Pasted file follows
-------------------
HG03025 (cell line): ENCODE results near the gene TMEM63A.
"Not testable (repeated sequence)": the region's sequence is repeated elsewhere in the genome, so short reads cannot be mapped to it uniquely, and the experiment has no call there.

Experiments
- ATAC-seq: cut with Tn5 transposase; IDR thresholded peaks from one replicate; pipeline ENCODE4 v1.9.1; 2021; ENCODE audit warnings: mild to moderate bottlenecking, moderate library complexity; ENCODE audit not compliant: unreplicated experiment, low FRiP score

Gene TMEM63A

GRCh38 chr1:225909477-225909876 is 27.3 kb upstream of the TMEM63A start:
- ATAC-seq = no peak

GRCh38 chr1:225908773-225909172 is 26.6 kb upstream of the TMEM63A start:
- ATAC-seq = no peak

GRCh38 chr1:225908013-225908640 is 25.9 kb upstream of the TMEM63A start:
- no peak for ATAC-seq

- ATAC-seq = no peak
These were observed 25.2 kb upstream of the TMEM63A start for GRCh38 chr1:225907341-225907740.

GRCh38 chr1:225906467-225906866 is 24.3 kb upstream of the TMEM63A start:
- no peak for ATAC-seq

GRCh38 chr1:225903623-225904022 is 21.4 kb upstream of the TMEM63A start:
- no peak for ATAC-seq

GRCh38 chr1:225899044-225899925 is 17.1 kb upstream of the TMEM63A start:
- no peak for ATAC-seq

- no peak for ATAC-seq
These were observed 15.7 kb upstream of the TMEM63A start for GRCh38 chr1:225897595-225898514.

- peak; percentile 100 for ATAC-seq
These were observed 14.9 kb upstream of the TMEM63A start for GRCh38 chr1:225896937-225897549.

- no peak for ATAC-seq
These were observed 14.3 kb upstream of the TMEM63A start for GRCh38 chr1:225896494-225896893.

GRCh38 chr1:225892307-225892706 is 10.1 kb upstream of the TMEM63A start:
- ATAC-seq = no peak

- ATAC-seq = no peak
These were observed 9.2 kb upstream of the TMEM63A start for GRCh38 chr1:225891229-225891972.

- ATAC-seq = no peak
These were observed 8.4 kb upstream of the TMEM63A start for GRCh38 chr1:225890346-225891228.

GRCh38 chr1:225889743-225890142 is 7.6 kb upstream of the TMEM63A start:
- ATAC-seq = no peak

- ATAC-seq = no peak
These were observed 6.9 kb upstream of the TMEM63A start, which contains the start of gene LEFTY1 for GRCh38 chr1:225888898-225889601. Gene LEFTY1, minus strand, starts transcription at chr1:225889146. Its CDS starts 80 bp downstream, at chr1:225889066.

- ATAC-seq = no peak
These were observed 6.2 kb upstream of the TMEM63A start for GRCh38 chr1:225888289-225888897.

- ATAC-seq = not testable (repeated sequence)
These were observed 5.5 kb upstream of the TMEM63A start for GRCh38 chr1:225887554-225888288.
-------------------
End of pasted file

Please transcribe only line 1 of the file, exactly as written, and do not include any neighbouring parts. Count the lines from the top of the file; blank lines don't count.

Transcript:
HG03025 (cell line): ENCODE results near the gene TMEM63A.